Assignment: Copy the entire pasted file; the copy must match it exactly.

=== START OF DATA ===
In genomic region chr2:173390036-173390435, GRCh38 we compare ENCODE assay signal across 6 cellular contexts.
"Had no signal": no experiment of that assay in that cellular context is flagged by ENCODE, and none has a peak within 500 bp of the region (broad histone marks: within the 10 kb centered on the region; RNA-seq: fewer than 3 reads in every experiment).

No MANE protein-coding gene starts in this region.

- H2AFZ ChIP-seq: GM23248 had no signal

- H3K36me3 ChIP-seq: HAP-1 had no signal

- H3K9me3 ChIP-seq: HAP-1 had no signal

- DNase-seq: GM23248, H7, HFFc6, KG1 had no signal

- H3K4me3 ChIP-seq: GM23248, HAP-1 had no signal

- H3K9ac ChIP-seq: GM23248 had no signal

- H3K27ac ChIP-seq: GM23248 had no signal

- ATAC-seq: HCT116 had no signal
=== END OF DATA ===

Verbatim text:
In genomic region chr2:173390036-173390435, GRCh38 we compare ENCODE assay signal across 6 cellular contexts.
"Had no signal": no experiment of that assay in that cellular context is flagged by ENCODE, and none has a peak within 500 bp of the region (broad histone marks: within the 10 kb centered on the region; RNA-seq: fewer than 3 reads in every experiment).

No MANE protein-coding gene starts in this region.

- H2AFZ ChIP-seq: GM23248 had no signal

- H3K36me3 ChIP-seq: HAP-1 had no signal

- H3K9me3 ChIP-seq: HAP-1 had no signal

- DNase-seq: GM23248, H7, HFFc6, KG1 had no signal

- H3K4me3 ChIP-seq: GM23248, HAP-1 had no signal

- H3K9ac ChIP-seq: GM23248 had no signal

- H3K27ac ChIP-seq: GM23248 had no signal

- ATAC-seq: HCT116 had no signal